Af­ter trav­el­ing for twenty years, Guru Nanak de­cided to re­sume life as a house­holder. He ac­quired farm­land on the banks of river Ravi in cen­tral Pun­jab and founded a town, Kar­ta­pur (the city of God). A small com­mu­nity of fol­low­ers, mostly Hin­dus, gath­ered around him and be­gan prac­tic­ing the new creed he preached. Prob­a­bly to pre­serve his teach­ings for fu­ture gen­er­a­tions, he be­gan com­pos­ing hymns of great beauty in Gu­ru­mukhi, which be­came part of the Adi Granth (the orig­i­nal book), the holy book of Sikhs. At Kar­tarpur he in­tro­duced the prac­tice of of­fer­ing three daily prayers to God and also the prac­tice of ‘lan­gar’ or com­mu­nity kitchen, where the fol­low­ers shared food to sig­nify the equal­ity of all hu­man be­ings. Af­ter in­sti­tu­tion­al­iz­ing the of­fice of Guru and ap­point­ing Guru An­gad as his suc­ces­sor Guru Nanak fi­nally passed away at the age of 70.


Nanakji taught that if God was to be found, he would be found in the in­ner cham­bers of hu­man heart. If a man is in­tox­i­cated enough with the name, mem­ory and thought of God, he would ex­pe­ri­ence Him in his own self. For Nanakji such a per­son was a true yogi and a true Brah­min, not the one who wore orange robes for ap­pear­ance sake or some­one who was born into a Brah­min caste. Nanak Dev cas­ti­gated os­ten­ta­tious dis­play of re­li­gios­ity and su­per­fi­cial ob­ser­va­tion of re­li­gious conduct. He laid em­pha­sis on in­ner virtue and ad­her­ence to truth, sin­cer­ity and hon­esty in de­vo­tion to God. With­out these at­tributes, man is de­void of any hope to earn the grace of God. Ac­cord­ing to Guru Nanak, God may be known to man by many names and at­tributes, but there is only one God. He is the cre­ator (kar­tar) and sus­tainer of all, who abides in the realm of eter­nity, cast­ing His grace­ful glance over His en­tire cre­ation and who re­sponds to the call of His true devo­tees, who are pure in their minds and hearts. In God's realm there are in­nu­mer­able worlds and be­ings, who are show­ered by His grace when they sub­mit to His Hukm (com­mand). His supreme power is char­ac­ter­ized by the twin prin­ci­ples of jus­tice (nian) and grace (nadar). In the cre­ation of God, hu­man be­ings oc­cupy the high­est po­si­tion. All hu­man be­ings are cre­ated equal and en­dowed with the same po­ten­tial to achieve ‘mukti’ or lib­er­a­tion, which is free­dom from the cy­cle of births and deaths and union with God. What pre­vents hu­man be­ings from achiev­ing, is their self-cen­tered­ness, which can be over­come by cul­ti­vat­ing love (pi­yar) and fear (bhai) to­wards God, which is pos­si­ble only through con­stant re­mem­brance of the names of God (nams­maran), good works (ki­rat karana), char­ity (vaad chhakna) and over­com­ing the five vices, namely lust, greed, at­tach­ment, anger and pride. Guru Nanak traced the progress of the hu­man be­ings on the path of lib­er­a­tion in five dis­tant phases by at­tain­ing five dis­tinct ideals: dharam, gian, saram, karam and sach. In the first phase man comes to know about God and his supremacy as the cre­ator and up­holder of di­vine jus­tice (dharam). In the sec­ond he gains the knowl­edge (gian) and im­men­sity of God's com­plex cre­ation. This aware­ness cre­ates in him the feel­ings of hu­mil­ity (saram) and self-sur­ren­ders. This prompts him to over­come his self­cen­tered­ness and in­dulge in good ac­tions (karam) such as con­stant re­mem­brance of God's name, giv­ing char­ity and do­ing self­less ser­vice. Do­ing good works, fi­nally he be­comes el­i­gi­ble for the di­vine grace through which he comes face to face with the di­vine Truth (sach) and at­tains lib­er­a­tion.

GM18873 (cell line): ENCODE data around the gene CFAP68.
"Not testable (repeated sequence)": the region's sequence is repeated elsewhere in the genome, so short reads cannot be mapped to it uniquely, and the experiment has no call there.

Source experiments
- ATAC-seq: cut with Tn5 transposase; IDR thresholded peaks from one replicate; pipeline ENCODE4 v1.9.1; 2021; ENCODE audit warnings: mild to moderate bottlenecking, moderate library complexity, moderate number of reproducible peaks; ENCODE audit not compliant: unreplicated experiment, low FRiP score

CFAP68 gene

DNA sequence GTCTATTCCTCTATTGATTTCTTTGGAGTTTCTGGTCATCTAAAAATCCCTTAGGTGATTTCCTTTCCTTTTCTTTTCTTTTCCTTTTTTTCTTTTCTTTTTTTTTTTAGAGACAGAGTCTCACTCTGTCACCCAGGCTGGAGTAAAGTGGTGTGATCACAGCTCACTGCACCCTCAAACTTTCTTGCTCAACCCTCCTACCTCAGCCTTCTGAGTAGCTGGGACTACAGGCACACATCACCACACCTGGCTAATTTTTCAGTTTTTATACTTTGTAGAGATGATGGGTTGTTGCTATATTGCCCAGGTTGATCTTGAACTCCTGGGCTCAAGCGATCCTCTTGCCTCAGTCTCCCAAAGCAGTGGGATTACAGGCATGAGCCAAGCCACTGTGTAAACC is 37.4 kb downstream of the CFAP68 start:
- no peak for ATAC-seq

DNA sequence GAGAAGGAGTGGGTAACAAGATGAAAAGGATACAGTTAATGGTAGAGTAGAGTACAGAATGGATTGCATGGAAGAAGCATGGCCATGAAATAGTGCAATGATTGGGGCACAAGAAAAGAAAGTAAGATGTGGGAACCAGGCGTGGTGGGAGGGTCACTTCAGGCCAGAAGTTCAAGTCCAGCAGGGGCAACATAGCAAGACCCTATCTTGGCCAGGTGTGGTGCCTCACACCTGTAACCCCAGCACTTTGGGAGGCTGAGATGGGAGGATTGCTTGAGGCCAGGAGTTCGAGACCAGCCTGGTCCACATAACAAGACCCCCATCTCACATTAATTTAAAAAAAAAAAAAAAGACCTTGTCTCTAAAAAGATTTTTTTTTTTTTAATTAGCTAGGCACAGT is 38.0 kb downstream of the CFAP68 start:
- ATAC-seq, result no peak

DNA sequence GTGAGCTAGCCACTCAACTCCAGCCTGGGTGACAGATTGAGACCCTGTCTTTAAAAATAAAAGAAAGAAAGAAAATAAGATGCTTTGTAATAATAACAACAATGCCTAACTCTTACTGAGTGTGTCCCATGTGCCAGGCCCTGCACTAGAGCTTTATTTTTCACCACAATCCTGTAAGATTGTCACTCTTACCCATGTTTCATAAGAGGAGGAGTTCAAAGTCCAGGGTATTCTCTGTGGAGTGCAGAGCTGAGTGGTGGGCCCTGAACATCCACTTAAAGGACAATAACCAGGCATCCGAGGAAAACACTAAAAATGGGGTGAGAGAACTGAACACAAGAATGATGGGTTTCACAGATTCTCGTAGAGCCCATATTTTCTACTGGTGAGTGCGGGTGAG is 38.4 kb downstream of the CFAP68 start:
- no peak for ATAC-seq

Rel­e­vance of Guru Nanak's Teach­ings in the Mod­ern World

The teach­ings of Guru Nanak are very rel­e­vant in the mod­ern world, which is presently suf­fer­ing from a deep moral and spir­i­tual cri­sis, char­ac­ter­ized by re­li­gious an­i­mos­ity, un­bri­dled ma­te­ri­al­ism, moral de­cline, su­per­fi­cial re­li­gios­ity and mis­use of re­li­gions and re­li­gious sym­bols. Even if you are not a Sikh, you can still ap­ply his teach­ings to your daily life and ben­e­fit from them im­mensely, be­cause his teach­ings tran­scend so­cial and re­li­gious bar­ri­ers and ap­peal to us di­rectly as the guid­ing prin­ci­ples of an ideal hu­man life that can bring out the best in our char­ac­ter and re­con­nect us with our source. If you ig­nore the sub­se­quent de­vel­op­ments that took place in Sikhism, where it de­vel­oped its own re­li­gious for­mal­i­ties, sym­bols and code of conduct, you can be a Sikh with­out wear­ing the tur­ban or the beard or the re­main­ing Ks or with­out ever vis­it­ing a Gu­rud­wara. Just as a Brah­min does not be­come a true fol­lower of God by merely be­ing born in the Brah­min caste or wear­ing re­li­gious marks, Guru Nanak would have de­clared that a Sikh would not be­come a true devo­tee of God and fol­low­ers of his teach­ings by just be­ing born in a Sikh fam­ily or wear­ing the five Ks or vis­it­ing a Gu­rud­wara or by su­per­fi­cially recit­ing the Adi Granth. More im­por­tant than all these is ad­her­ing to truth, de­vo­tion to God, con­stantly re­mem­ber­ing His name, prac­tic­ing in­ner pu­rity by over­com­ing the five en­e­mies of lust, greed, at­tach­ment, anger and pride, cul­ti­vat­ing self­less­ness and do­ing self­less ser­vice to hu­man­ity. To re­al­ize God you do not have to re­nounce the world or be­come a monk. You do not have to wear orange robes or a beard or long hair, or sub­ject your body and mind to se­vere aus­ter­i­ties. You can lead a nor­mal and or­di­nary life, as a house­holder, just as Nanakji did, do­ing what­ever you are in­ter­ested in, but with a self­less at­ti­tude, keep­ing your heart and mind filled with de­vo­tion to God and ded­i­cat­ing your life to the ser­vice of God and His cre­ation. These are the val­ues taught by Guru Nanak. They are still rel­e­vant to­day as they were cen­turies ago and can be of im­mense help, if we want to fo­cus more on our in­ner con­nec­tion with God rather than the Hukms and fat­wahs (com­mands) of au­thor­i­tar­ian in­sti­tu­tions and mere su­per­fi­cial ob­ser­vances of each re­li­gion.

An artis­tic im­pres­sion of Guru Nanakhi, the founder of Sikhism